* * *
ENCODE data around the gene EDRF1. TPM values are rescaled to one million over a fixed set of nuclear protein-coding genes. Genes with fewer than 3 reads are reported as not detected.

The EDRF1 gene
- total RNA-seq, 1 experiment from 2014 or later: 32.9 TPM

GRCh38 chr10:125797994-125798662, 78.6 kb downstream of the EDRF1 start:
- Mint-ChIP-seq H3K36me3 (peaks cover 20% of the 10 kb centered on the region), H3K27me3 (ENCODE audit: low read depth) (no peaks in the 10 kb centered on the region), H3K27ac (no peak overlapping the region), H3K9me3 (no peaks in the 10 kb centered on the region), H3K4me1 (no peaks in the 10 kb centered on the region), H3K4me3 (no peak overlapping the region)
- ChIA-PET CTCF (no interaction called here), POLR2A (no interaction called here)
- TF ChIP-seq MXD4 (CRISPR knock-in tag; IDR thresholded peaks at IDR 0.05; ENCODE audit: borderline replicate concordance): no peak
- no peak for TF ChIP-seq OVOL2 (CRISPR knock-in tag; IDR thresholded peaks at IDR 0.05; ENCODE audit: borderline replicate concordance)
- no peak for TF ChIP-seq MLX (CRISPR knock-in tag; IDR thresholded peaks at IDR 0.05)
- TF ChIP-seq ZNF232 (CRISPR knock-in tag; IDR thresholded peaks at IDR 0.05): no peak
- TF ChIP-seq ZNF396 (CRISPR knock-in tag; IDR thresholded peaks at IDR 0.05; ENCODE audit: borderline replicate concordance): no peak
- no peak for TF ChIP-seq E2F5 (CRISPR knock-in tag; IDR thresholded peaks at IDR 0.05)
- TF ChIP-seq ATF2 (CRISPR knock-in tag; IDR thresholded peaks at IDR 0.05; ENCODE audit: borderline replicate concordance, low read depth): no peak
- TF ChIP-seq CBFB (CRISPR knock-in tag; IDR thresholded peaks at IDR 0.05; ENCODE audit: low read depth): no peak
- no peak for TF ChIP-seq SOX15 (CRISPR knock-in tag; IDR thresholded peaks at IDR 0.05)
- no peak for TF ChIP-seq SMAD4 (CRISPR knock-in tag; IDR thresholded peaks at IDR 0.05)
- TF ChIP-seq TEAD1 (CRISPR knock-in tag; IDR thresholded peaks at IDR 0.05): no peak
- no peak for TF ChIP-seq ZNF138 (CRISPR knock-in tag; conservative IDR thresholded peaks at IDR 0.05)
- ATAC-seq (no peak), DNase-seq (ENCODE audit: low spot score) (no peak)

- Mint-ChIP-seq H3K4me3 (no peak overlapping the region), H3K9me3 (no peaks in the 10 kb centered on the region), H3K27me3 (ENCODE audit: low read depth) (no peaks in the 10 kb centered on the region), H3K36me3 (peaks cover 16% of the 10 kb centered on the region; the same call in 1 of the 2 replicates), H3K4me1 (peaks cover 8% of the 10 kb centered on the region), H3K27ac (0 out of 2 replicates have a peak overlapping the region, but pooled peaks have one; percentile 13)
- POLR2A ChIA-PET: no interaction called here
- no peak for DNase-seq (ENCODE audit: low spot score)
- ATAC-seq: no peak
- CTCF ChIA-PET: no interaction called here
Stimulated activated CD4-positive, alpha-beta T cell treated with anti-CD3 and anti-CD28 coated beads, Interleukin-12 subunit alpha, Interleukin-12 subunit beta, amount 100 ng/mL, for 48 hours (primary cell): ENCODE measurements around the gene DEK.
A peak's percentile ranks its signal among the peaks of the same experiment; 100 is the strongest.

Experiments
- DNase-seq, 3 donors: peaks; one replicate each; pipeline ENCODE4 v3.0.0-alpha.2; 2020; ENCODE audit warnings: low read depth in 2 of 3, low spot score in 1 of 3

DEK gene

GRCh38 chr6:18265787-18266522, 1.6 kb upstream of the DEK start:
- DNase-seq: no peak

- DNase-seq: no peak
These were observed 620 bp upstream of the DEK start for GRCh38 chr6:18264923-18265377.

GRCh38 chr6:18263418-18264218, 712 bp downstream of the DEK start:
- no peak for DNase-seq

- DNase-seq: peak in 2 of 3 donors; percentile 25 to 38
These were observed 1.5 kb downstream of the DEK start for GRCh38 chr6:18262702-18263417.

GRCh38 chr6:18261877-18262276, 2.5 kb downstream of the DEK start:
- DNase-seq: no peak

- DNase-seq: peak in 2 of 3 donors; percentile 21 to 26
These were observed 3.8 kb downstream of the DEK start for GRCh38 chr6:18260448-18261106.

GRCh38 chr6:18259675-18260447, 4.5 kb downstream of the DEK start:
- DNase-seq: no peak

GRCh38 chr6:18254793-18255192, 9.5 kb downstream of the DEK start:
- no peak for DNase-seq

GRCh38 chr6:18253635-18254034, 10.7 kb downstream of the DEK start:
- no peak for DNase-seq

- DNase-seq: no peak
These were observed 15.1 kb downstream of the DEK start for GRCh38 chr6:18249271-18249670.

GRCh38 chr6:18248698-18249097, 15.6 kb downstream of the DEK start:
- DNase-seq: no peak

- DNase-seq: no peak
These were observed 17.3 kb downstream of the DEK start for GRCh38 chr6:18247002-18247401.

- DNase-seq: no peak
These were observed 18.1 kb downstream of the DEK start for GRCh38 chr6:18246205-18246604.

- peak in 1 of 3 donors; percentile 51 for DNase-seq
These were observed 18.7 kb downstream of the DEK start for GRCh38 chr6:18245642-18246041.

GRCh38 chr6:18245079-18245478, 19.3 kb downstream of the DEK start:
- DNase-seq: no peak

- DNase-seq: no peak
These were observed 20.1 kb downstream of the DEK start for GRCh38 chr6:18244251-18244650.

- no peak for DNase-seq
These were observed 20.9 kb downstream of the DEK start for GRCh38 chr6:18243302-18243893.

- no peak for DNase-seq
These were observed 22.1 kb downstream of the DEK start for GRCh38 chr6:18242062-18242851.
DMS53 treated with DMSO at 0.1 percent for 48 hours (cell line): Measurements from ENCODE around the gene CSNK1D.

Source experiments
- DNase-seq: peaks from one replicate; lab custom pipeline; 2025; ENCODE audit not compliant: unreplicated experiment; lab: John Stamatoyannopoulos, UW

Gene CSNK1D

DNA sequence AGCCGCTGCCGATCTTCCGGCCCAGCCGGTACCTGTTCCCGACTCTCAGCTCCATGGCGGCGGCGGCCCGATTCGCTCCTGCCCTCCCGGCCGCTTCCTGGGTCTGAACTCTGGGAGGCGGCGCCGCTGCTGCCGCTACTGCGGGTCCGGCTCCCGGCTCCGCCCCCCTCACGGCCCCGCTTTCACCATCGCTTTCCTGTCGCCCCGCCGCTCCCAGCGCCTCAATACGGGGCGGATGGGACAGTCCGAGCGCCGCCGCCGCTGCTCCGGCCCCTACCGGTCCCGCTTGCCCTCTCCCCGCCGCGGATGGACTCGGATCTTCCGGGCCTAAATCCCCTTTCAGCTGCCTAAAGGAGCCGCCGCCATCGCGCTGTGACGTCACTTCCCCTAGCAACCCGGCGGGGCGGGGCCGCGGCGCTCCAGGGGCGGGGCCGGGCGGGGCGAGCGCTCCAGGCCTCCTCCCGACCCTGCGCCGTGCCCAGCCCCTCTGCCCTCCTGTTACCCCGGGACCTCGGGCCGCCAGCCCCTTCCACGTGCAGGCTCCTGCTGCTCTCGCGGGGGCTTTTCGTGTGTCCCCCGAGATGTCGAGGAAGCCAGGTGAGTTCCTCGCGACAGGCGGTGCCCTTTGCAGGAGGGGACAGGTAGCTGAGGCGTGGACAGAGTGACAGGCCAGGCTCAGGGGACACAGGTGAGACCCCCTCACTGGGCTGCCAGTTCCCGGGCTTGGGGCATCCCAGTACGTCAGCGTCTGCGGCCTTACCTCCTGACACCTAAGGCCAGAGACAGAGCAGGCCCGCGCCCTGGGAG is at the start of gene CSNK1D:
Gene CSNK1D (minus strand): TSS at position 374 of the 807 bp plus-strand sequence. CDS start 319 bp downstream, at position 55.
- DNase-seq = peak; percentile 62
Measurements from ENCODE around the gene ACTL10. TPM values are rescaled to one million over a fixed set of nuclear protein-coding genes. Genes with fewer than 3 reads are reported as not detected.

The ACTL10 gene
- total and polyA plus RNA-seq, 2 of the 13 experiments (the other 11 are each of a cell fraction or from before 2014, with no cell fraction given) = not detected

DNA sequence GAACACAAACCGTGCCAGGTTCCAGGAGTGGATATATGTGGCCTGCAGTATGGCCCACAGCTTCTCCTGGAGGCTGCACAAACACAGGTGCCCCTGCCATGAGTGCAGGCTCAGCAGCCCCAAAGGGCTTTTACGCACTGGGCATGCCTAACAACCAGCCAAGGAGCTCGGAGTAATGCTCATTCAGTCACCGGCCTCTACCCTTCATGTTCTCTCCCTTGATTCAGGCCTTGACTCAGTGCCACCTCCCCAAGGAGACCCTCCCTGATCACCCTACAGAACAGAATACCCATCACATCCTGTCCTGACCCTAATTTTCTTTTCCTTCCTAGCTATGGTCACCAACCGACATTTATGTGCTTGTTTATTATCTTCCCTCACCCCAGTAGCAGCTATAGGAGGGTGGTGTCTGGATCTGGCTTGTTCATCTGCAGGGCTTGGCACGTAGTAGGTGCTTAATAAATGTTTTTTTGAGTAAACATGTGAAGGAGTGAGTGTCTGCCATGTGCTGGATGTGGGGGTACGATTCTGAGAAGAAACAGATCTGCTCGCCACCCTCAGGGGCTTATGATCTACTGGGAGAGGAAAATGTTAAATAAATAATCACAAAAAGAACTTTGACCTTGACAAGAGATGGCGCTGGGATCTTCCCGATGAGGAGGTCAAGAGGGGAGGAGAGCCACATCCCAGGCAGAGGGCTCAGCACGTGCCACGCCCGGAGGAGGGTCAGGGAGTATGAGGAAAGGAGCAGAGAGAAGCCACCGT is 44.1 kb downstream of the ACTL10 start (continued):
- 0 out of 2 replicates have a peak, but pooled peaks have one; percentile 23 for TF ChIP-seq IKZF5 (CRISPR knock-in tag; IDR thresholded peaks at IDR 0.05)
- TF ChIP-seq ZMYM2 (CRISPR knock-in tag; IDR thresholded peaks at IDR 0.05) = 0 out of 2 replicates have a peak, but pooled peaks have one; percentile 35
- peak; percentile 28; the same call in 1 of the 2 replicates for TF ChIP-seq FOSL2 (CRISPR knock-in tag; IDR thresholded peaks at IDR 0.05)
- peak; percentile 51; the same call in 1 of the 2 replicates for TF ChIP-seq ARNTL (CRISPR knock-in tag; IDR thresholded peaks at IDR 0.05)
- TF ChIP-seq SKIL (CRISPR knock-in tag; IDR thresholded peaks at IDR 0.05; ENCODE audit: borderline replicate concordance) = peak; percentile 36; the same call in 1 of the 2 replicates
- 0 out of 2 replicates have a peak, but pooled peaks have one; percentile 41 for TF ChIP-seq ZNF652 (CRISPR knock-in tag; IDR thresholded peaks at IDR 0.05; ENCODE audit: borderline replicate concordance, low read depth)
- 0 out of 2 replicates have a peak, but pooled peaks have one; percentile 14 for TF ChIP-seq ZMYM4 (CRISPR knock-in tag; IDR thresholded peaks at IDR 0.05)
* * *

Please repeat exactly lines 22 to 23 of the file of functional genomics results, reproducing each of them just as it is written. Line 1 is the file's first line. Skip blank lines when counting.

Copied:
- no peak for DNase-seq (ENCODE audit: low spot score)
- ATAC-seq: no peak